The Positivistic Mysticism of Alexander Scriabin: An Analysis of the Three tudes, Op. 65
MetadataShow full item record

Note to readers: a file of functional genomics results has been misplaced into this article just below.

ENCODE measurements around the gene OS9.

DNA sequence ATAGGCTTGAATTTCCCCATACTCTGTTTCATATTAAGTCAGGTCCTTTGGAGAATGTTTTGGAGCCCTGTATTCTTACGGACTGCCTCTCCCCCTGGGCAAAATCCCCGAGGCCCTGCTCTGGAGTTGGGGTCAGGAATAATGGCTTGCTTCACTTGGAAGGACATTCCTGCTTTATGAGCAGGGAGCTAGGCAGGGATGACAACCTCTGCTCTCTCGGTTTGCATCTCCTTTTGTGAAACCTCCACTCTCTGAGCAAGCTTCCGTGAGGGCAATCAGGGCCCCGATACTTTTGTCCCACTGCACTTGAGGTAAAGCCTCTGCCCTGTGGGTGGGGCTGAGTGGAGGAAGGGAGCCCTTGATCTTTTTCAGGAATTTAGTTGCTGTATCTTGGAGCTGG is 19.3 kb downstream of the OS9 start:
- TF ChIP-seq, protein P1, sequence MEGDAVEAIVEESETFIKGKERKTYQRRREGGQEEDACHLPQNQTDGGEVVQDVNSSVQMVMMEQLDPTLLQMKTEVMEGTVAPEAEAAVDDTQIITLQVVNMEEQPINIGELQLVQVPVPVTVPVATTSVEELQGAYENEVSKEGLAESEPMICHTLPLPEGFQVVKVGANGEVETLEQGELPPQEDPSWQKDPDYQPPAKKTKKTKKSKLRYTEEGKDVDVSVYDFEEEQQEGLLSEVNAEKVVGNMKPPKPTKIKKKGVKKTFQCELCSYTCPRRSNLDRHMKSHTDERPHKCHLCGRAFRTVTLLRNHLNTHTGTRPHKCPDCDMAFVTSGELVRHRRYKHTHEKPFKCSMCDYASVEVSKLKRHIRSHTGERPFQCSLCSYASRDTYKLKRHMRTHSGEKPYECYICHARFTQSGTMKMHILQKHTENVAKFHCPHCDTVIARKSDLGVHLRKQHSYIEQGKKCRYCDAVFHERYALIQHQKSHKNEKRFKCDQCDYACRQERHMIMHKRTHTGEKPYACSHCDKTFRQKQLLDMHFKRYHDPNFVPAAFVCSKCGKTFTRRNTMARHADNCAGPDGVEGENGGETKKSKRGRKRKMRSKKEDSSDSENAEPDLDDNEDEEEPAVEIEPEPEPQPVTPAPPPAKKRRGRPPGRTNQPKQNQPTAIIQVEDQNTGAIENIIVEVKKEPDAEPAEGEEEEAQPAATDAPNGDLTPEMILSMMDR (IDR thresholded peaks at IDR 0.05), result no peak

Over the past several decades, scholarly writings on Scriabins late piano music have largely focused on one topic: the pitch organisation of his unusual sonorities. A great variety of analytical techniques and methodologies has disregarded the extramusical aspects of Scriabins mysticism and his esoteric theory of sound-colour correspondence, considering them irrelevant to an understanding of his music. This thesis argues that the three essential components of the composers late creative practice the harmony, the underlying secret esoteric meaning, and the implicit correspondence of sound-colour ideas to the harmonic content are interrelated and crucial to understanding Scriabins late piano works. The last three tudes of Scriabin, opus 65, are examined as a fragment of the composers plan of consecutive and consistent execution of ideas first sketched by him in LActe pralable (ca. 1912-1915). The concepts drawn from Helena Blavatskys metaphysical texts establish the conceptual framework in which Scriabins rationalism and mysticism merge.